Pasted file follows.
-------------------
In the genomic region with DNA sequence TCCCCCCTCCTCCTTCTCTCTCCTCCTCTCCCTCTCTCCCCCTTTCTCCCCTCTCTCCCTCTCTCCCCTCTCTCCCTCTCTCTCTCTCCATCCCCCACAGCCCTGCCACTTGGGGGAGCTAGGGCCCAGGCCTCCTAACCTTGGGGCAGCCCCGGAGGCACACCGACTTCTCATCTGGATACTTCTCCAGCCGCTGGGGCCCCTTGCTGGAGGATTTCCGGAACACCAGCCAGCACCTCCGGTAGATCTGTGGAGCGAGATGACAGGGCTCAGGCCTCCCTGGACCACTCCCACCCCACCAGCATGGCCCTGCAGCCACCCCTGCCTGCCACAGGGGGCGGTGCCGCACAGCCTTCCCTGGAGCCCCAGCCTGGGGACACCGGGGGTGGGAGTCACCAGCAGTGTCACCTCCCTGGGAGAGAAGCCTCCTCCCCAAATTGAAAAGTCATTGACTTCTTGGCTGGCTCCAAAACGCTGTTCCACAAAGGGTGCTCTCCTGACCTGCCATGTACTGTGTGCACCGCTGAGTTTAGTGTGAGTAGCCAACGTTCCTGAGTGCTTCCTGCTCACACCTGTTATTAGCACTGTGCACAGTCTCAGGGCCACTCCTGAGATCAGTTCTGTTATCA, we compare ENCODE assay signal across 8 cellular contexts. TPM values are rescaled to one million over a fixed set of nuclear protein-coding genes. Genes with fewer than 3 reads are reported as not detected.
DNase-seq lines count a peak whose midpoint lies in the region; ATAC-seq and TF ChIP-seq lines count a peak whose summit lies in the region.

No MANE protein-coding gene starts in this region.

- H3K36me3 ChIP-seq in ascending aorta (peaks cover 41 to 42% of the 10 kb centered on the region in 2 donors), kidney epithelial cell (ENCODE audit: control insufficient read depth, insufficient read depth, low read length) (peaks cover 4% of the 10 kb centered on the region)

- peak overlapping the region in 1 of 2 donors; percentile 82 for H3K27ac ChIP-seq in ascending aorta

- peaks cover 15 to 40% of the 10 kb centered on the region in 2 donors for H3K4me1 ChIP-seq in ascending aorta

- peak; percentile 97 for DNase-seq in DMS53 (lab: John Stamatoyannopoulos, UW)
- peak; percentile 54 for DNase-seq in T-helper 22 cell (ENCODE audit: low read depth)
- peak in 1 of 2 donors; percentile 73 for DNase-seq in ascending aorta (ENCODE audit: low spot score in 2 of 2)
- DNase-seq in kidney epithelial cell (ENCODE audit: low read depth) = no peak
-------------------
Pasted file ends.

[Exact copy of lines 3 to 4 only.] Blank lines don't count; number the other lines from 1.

No MANE protein-coding gene starts in this region.

- H3K36me3 ChIP-seq in ascending aorta (peaks cover 41 to 42% of the 10 kb centered on the region in 2 donors), kidney epithelial cell (ENCODE audit: control insufficient read depth, insufficient read depth, low read length) (peaks cover 4% of the 10 kb centered on the region)